but see, i'm not sure God is quite so ready to plot sinfulness on a continuum. i mean, what would be the point? all have sinned. Jesus died in our place. 'whosoever believeth in him should not perish but have everlasting life...'

perish? sitting for all eternity in the spiritual cold going 'damn!'


well, whatever the case, dans_inferno is up and running with the devil... if you are interested in that sorta thing.

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3 Comments:

Blogger dans_inferno said...

Now I know what they teach in Bible School. They teach you fifty ways in how to express feeling abandoned.

Isn't that what it's all about, making you feel all alone so that you become more dependent upon someone else's interpretation of God.

Oh, yeah, The Fear Factor. Great reality television, lousy theology.

If you take a second look you'll see that I left a good many other challenges for you (or anyone else) to read (being that it took you most of your present life time to get through Dante's Inferno).

Yep, Bible College...where they don't teach you nothing about history so that facts don't get in the way of the fantasy interpretation of what happened back in the good old scripture writing days.

Okay, so Dans abandoned you to be alone listening to whatever music you needed to get through Dante. Fine. Think of me as the God they taught you about in Bible College. The God who adandons you. The God who punishes you. The God who makes you quake in your boots with fear so that you go scurrying over to the Parish whomever for protection.

Hey, I kind of can get into enjoying playing this God role. By the way, how long can you tread water?..............dans

4/26/2005  
Blogger dans_inferno said...

Marcy sent me this....dans

marcythewhore's advice

Tuesday, April 26, 2005

Underground Vatican City....An Upside Down Skyscraper

Dear Marcy,
I somehow feel that Dan and Der Papa are so much into focusing on their own specific texts, that they wouldn't consider anything out of the ordinary like the NagHammadi Library.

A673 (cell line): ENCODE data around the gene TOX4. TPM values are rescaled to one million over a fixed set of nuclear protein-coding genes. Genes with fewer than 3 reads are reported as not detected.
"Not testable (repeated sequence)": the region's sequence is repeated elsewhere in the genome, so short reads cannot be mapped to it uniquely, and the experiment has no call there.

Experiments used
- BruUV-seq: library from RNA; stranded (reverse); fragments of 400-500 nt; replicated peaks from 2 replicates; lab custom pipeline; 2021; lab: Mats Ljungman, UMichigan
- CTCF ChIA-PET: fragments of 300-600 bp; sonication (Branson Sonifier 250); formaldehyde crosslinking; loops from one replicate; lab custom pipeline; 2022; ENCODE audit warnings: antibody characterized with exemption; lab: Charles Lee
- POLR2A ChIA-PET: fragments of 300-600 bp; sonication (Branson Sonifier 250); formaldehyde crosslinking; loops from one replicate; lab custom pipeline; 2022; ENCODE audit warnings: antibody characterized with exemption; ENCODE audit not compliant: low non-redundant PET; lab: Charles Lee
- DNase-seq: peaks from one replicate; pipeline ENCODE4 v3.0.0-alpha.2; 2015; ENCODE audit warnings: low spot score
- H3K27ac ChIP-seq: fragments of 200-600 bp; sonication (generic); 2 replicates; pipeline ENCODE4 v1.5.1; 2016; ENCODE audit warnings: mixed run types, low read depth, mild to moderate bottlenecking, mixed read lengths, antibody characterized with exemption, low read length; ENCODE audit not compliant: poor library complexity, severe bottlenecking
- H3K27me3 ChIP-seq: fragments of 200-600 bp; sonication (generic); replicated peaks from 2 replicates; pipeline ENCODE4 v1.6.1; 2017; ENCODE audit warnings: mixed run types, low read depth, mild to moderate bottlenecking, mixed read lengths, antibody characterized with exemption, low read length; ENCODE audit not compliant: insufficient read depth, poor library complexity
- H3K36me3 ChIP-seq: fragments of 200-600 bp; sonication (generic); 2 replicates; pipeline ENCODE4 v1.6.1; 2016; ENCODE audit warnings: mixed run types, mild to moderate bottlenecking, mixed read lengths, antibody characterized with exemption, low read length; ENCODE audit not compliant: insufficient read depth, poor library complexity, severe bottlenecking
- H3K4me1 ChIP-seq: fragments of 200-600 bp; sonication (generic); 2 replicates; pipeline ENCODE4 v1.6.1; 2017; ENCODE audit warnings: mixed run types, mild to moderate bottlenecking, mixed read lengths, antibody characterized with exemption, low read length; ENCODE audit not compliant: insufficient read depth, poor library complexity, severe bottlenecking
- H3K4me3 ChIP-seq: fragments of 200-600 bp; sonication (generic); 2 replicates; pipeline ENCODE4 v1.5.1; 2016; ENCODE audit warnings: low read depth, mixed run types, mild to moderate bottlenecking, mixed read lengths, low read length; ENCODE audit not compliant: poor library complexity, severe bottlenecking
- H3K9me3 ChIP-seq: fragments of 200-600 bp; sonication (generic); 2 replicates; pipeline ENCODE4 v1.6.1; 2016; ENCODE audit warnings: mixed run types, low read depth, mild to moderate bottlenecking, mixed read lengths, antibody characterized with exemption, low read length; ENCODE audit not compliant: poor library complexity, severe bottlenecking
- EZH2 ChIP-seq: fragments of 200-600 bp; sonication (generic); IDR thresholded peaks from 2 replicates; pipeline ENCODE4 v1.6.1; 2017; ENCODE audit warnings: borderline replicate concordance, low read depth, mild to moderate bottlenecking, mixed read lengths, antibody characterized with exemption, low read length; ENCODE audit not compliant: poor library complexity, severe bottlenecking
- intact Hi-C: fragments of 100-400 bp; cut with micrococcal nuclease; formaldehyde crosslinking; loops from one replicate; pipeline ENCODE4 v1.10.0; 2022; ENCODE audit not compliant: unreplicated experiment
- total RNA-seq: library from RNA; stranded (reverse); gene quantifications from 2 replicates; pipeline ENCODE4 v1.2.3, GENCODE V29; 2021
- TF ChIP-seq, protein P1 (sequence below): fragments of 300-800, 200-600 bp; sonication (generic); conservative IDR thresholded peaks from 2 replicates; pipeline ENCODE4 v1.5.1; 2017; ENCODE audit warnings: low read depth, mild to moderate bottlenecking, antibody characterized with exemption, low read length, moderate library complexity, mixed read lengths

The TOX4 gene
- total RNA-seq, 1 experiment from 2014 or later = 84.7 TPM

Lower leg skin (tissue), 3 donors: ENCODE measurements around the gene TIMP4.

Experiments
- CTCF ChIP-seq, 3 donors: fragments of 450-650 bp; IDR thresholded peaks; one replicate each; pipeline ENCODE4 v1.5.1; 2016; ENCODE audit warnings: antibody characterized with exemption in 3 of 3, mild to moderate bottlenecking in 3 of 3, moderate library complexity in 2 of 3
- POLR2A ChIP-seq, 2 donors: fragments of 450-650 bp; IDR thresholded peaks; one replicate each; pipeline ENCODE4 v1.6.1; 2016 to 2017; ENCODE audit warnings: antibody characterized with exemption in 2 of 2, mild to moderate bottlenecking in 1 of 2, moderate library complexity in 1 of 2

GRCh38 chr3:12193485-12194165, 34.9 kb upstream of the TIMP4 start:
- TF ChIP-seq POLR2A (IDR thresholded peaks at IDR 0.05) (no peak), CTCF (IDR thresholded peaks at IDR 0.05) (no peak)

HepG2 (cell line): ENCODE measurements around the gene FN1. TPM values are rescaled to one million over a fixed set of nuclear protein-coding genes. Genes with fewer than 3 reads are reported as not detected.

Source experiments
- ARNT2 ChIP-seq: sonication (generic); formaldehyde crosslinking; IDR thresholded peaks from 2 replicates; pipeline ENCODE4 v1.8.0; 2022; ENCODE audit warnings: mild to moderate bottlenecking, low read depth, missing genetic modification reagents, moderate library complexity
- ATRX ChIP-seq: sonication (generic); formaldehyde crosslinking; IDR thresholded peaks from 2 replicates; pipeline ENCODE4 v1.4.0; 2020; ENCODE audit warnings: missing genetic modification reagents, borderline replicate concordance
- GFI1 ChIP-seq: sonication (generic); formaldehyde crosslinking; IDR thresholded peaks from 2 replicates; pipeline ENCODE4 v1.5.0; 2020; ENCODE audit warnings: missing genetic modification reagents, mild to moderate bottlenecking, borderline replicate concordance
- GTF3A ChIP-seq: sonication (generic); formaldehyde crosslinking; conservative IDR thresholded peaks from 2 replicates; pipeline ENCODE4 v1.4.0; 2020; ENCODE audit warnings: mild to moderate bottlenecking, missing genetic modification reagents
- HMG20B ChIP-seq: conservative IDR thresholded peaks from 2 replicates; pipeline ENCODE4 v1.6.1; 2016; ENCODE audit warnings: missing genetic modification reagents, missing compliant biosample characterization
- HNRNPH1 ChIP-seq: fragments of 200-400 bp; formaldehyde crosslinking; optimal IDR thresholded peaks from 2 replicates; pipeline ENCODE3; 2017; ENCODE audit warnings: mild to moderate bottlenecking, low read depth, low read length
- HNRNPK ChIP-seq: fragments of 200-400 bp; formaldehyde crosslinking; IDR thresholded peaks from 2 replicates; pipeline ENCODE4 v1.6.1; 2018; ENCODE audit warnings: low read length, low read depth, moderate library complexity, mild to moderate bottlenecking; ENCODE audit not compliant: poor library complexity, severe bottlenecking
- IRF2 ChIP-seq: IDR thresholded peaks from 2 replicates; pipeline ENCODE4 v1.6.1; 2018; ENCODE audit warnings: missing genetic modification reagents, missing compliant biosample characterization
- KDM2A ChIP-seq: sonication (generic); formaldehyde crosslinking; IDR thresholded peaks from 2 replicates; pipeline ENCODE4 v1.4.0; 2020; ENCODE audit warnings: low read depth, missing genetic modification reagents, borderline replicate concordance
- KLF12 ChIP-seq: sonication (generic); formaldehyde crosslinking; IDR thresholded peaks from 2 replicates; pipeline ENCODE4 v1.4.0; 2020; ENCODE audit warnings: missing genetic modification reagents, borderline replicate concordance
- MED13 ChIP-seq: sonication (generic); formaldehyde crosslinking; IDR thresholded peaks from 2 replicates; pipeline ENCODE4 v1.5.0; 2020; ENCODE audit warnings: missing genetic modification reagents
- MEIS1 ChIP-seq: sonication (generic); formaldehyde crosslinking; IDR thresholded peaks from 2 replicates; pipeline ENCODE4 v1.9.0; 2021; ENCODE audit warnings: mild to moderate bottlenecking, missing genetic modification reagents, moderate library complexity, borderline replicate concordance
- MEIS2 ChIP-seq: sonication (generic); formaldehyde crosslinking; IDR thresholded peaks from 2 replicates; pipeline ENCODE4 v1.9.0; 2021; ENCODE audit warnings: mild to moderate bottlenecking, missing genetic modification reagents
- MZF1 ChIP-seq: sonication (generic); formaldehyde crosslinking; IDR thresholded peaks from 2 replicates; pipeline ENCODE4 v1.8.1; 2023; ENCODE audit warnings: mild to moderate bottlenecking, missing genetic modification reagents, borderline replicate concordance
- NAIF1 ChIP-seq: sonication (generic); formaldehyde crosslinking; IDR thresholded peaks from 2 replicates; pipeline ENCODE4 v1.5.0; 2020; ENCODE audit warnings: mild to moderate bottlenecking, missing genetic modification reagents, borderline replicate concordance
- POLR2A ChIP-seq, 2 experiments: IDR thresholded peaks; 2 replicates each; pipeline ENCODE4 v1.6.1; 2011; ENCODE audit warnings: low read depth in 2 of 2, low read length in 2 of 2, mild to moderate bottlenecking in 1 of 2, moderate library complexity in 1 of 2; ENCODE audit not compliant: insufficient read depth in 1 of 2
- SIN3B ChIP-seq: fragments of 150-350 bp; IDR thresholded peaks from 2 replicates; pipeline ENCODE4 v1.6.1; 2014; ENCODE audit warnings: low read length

I wonder what they would think of the text called The Origin of the World?

Wisdom (Sophia) was present at the foundation of the universe, including the heavens and the earth. Wisdom is part of the 72 names of God, according to Kabballah.

Somehow I suspect that Der Papa may have a little trouble with the concept that God has a feminine aspect, that aspect being Wisdom.

I wonder if Dan, who has been researching the Sacred Feminine, would find any correlation to this?

Hmmmmm?............Wondering in Washington

Marcythewhore says: Dear Wondering Whatever Happened to the Basement in Washington: You ever hear that joke about the basement in the Alamo? You know the one where you tell a tourist that when they go to visit the Alama in San Antonio to ask to see the basement where Davy Crockett is supposedly buried.

Anyway, as for the NagHammadi Library and the Dead Sea Scrolls and a lot of other ancient writings, don't underestimate the Vatican.

The Vatican is the planet's wealthiest little piece of real estate less than a square mile on the surface. When tourists go to see St. Peter's Square and the Sistine Chapel Ceiling and all of that, they don't see what's underground.

The Vatican Underground would be a tour guide's dream for making big money.

Someone has been digging underneath the Vatican since the days of the Caesars, back when they were catacombs. Through the years the catacombs under the Vatican have been remodeled to be anything from archival libraries to nuclear missile launch silos.

And after one floor of catacombs has been remodeled, someone dug down another floor. The labyrinth under the Vatican makes the tunnels the Viet Cong dug in Vietnam look like small networks. There's more mileage down there than the New York City subway system.

One guess is that the Vatican Underground is forty stories down so far.

My guess is that it is twice that much..........and there ain't going to be any airplanes running into this skyscraper turned upside down.........................marcythewhore

posted by marcythewhore at 7:08 AM 0 comments

4/26/2005  
Blogger jollybeggar said...

naw- it only took me a couple of weeks to read it... it took me a lifetime to start the thing.

anyway fear factory was a band long before fear factor was a tv show. they even did an interesting collaboration with gary numan on a remake of 'cars.'

reality? hmmm.

speaking of fantasies, i think that the God that you are describing is more part of humankind's need to blame all of the bad outcomes of their own and others' bad decisions in life on someone big enough that they can hit with even really bad aim.
***

if i was actually feeling abandoned i would have listened to paul simon.

4/26/2005